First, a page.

Earnings Disclaimers - also known as Income Disclaimers - are commonly found on websites and mobile apps that present ways to help people make money or learn business strategies better.
These types of websites/apps may offer online classes, educational materials, profit generation methods, and other information and resources that could be confused as ways to "get rich quick" or make a guaranteed profit or income.
An Earnings Disclaimer will let users know that you aren't guaranteeing results or income, and that the information on your website/app is to be used at your own risk, with no liability on you if the user doesn't have success.
In the US, the Federal Trade Commission (FTC) requires that websites have Earnings Disclaimers when they present advice and information to users that's intended to help them make money. Basically, in the US, if you make a claim that a user can make income, you need to provide a disclaimer.
The UK does not have laws regarding Earnings Disclaimers. However, its consumer protection regulations make these disclaimers a vital part of your website.
Let's look at why you should have an Earnings Disclaimer on your UK website, how to create one and how to display it to your users in the most effective way.
Unlike the US, the UK does not have laws that directly require earnings disclaimers.
However, the UK takes consumer protection very seriously, especially when it comes to advertising. The Consumer Protection from Unfair Trading Regulations 2008 contains provisions that encourage the use of Earnings Disclaimers.
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The Legal Connection to UK Earnings Disclaimers
The Consumer Protection from Unfair Trading Regulations 2008 contains 31 banned trading practices. These regulations replaced the Trade Descriptions Act 1968 to extend consumer protection and place the responsibility of fair trade on businesses. This was due to the EU's Unfair Commercial Practices Directive, which required member states to meet minimum standards for consumer protection.
False or misleading advertising is among the banned practices.
When it comes to UK Earnings Disclaimers, the most relevant provisions of the Consumer Protection from Unfair Trading Regulations 2008 are Regulations 5 and 6.
Regulation 5 addresses false or misleading information about a product or service. This would include direct statements that are fundamentally untrue at worst, or misleading at best.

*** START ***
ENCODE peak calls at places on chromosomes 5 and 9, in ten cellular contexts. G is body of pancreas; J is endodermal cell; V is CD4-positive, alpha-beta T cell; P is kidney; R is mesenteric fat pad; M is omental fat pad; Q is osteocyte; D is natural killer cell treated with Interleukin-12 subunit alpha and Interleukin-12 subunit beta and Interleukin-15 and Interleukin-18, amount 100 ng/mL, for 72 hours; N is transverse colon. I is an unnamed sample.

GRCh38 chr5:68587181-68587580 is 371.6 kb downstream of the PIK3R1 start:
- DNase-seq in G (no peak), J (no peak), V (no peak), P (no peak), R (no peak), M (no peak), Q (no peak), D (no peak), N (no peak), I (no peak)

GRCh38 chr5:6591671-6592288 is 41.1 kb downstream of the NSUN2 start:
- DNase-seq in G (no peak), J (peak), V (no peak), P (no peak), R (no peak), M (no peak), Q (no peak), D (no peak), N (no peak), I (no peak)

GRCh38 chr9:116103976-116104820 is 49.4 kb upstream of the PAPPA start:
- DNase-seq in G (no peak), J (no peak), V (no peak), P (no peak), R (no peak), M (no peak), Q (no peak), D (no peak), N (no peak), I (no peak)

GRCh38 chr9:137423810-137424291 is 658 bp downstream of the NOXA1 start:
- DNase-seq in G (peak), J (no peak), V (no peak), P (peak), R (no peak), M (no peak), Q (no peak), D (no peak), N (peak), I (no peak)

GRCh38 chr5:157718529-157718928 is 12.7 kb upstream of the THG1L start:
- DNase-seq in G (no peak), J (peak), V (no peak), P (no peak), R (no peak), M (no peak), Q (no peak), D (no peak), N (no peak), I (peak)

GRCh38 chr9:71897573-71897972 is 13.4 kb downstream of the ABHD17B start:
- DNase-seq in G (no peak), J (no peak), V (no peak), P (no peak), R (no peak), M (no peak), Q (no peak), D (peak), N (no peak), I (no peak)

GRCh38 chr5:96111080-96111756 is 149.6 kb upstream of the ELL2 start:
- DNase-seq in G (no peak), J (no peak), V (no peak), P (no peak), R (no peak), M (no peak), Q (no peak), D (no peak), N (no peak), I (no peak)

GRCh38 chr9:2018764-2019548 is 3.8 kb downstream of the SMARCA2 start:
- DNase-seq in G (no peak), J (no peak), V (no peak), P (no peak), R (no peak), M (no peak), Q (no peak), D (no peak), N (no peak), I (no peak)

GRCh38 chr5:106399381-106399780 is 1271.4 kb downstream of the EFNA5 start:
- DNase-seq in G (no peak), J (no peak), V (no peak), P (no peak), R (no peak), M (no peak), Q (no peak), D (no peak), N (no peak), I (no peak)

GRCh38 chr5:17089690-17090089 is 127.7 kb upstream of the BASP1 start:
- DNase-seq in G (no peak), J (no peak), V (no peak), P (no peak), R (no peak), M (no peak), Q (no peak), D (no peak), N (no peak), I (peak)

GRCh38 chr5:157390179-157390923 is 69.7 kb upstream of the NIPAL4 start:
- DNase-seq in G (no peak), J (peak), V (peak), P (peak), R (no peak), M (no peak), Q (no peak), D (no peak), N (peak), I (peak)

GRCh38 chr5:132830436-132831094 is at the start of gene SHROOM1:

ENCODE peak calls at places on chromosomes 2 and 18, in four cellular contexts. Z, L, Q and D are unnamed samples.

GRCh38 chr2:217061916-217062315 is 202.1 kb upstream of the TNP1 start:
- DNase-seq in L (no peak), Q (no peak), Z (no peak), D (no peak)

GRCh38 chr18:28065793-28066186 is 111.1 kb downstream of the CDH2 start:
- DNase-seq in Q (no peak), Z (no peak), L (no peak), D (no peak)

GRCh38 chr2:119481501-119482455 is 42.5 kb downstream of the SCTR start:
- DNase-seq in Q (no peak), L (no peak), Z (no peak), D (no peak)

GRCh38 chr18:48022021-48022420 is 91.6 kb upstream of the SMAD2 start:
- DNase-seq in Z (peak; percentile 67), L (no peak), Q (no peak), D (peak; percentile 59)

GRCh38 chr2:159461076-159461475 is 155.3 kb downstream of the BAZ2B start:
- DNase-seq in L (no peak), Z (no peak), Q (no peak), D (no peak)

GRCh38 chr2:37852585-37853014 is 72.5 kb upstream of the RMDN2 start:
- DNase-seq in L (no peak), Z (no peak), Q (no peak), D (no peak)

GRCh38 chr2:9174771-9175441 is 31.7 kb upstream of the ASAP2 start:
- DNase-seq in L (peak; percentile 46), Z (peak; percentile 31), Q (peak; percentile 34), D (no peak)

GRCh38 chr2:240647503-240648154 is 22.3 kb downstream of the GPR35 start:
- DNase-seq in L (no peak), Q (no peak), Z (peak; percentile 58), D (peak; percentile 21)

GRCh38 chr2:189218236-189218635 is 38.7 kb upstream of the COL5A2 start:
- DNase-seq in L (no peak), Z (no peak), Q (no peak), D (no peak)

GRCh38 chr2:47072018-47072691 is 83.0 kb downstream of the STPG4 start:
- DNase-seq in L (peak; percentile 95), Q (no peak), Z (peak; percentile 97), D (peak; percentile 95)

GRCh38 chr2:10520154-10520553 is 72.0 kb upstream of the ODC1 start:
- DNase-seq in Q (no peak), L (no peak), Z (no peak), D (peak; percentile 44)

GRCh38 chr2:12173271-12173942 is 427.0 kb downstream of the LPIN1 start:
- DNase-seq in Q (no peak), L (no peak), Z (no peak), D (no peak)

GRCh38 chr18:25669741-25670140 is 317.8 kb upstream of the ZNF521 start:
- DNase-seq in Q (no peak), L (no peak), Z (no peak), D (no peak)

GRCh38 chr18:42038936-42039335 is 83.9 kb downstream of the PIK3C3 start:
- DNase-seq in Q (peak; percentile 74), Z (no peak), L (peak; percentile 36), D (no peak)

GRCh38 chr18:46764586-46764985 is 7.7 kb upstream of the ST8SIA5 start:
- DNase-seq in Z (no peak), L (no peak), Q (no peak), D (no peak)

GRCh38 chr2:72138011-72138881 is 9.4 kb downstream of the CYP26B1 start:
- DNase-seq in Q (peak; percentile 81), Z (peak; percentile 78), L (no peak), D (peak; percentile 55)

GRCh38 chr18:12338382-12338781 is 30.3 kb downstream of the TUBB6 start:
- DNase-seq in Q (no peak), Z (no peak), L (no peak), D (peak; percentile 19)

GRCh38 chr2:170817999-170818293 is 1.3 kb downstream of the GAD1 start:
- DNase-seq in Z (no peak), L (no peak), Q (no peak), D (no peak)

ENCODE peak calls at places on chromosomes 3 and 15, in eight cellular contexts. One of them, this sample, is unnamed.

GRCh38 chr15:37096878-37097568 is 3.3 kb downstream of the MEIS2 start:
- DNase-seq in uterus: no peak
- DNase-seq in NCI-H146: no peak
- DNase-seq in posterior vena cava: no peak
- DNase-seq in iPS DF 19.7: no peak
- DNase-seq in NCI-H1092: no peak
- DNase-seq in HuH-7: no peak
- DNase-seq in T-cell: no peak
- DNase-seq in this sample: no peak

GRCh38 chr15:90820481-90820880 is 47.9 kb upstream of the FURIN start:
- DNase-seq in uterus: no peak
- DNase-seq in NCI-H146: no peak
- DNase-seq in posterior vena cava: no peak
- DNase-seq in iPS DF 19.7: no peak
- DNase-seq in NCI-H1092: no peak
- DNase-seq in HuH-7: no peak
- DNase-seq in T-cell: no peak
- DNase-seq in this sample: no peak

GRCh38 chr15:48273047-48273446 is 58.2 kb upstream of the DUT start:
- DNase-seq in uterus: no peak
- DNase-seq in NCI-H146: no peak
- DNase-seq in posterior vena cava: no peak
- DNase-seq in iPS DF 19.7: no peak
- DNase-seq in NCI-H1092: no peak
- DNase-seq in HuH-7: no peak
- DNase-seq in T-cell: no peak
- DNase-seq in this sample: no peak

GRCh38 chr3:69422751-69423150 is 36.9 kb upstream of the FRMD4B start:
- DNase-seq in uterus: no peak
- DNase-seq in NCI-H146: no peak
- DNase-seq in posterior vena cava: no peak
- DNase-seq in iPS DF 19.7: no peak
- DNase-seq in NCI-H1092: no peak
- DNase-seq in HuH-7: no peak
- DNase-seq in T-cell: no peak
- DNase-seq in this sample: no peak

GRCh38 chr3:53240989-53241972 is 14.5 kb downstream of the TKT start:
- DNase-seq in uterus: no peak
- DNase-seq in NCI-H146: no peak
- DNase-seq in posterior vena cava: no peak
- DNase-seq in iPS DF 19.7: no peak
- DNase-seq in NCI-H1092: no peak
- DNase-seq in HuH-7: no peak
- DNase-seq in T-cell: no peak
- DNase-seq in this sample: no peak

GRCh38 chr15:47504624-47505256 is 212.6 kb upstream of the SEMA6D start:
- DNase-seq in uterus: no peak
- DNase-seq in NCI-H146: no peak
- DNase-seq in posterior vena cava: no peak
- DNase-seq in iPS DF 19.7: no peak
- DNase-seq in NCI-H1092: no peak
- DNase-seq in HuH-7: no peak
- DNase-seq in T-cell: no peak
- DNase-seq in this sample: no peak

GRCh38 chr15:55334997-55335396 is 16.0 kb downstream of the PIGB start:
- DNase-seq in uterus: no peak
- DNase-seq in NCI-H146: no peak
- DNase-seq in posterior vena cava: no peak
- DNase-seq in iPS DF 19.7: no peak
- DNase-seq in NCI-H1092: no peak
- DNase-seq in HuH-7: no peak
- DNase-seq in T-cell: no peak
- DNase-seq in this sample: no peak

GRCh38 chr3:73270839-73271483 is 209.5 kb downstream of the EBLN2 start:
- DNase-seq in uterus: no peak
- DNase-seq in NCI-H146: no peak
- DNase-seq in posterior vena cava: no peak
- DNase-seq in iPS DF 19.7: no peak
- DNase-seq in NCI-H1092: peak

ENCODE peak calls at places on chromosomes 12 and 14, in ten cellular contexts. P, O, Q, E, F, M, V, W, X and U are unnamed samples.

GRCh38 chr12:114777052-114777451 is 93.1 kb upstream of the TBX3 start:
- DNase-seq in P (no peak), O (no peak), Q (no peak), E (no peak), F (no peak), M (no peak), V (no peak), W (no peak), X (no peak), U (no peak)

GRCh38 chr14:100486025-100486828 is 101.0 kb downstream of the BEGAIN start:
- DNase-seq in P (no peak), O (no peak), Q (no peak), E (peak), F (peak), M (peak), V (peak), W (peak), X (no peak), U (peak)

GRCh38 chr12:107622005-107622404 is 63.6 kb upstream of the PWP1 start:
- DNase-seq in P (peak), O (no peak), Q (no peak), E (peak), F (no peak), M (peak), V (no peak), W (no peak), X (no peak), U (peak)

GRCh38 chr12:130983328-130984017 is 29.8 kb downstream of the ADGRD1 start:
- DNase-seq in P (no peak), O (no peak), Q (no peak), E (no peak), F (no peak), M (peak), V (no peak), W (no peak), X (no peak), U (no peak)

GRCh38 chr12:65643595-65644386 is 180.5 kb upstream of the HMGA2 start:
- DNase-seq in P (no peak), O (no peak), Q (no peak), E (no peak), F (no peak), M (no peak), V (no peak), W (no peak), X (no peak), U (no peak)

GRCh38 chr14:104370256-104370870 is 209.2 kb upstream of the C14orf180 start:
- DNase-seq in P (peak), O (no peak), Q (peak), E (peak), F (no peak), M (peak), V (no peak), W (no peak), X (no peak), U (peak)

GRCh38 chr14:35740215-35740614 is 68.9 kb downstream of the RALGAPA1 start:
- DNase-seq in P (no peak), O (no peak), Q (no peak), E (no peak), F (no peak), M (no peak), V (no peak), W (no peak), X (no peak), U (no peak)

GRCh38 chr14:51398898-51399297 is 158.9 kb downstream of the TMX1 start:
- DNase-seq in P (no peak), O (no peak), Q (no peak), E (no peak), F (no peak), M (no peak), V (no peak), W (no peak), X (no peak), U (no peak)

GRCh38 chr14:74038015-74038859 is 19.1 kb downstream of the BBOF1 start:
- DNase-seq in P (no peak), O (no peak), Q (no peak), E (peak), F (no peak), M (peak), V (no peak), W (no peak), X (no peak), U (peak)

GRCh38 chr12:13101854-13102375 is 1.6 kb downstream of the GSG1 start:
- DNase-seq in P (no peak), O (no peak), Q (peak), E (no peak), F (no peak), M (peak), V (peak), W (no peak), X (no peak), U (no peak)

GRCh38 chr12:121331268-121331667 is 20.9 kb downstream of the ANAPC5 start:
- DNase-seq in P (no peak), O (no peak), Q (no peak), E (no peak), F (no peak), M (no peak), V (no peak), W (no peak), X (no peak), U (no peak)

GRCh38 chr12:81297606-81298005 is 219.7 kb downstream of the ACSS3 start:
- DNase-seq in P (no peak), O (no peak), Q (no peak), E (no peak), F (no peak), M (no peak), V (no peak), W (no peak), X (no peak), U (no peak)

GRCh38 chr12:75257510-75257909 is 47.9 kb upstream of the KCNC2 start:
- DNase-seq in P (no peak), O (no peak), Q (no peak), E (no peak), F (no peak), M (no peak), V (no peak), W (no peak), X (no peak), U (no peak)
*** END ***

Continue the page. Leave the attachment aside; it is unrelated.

If the statement leads a consumer to make a purchase decision they would avoid if not for the misleading information, the statement violates Regulation 5.
It is not just direct statements that can get a website operator in trouble. You can also face liability if you leave out essential information.
Regulation 6 addresses these omissions. If a commercial entity leaves out information that may discourage a customer from using a product or service, that also falls under unfair trade and can be penalized.
These regulations are often discussed in terms of tangible consumer products, but websites and apps offering business methods and profit generation strategies can easily fall under them, too.
This is especially true since many people search the web for ways to make money and they can be vulnerable to flamboyant advertising just as much as people shopping for products.
Most misleading information associated with earnings and income claims is related to the benefits and risks aspects of the claims.
For example, a user may come across a website that offers instructions on how to make a blog more profitable. The user may read testimonials describing six-figure salaries or feel drawn in by the operator's own success story.
However, that web page may omit vital information. Many strategies only work if a user commits to learning them, and that could involve buying products, attending online classes or investing a lot of time and money in the process. Reading free blog articles or committing only halfway may not be enough.
If the website does not make that clear, the operator may face penalties if a user feels misled.
This is why Earnings Disclaimers are important. Many people may visit a website hoping to find a way to profit quickly or grow a business, and this disclaimer reminds them that nothing is guaranteed.